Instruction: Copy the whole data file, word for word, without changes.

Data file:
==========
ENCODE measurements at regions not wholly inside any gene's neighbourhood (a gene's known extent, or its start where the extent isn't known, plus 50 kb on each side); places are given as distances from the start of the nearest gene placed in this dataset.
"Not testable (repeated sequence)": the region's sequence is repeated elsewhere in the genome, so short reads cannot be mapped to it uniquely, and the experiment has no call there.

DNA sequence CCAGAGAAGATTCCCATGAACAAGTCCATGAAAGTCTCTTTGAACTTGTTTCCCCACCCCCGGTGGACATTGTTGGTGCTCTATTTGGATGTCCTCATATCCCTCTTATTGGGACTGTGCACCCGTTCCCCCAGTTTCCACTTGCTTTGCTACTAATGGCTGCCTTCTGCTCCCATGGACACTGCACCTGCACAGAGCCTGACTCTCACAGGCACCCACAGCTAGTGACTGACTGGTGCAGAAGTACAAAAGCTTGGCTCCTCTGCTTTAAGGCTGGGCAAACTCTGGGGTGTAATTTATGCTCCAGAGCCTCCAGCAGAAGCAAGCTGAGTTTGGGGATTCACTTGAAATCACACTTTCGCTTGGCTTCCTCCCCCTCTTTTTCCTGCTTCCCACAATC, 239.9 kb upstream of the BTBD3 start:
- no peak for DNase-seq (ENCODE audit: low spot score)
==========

ENCODE measurements at regions not wholly inside any gene's neighbourhood (a gene's known extent, or its start where the extent isn't known, plus 50 kb on each side); places are given as distances from the start of the nearest gene placed in this dataset.
"Not testable (repeated sequence)": the region's sequence is repeated elsewhere in the genome, so short reads cannot be mapped to it uniquely, and the experiment has no call there.

DNA sequence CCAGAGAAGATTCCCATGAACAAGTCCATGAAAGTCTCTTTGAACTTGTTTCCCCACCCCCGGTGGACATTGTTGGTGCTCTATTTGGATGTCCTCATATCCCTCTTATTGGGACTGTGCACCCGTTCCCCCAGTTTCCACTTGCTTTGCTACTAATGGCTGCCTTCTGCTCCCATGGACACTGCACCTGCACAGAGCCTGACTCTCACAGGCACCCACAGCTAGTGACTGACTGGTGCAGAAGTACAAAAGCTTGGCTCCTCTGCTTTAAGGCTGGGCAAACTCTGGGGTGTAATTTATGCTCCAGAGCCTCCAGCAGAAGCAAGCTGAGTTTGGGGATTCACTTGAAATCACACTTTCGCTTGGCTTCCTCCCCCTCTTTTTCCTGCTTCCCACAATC, 239.9 kb upstream of the BTBD3 start:
- no peak for DNase-seq (ENCODE audit: low spot score)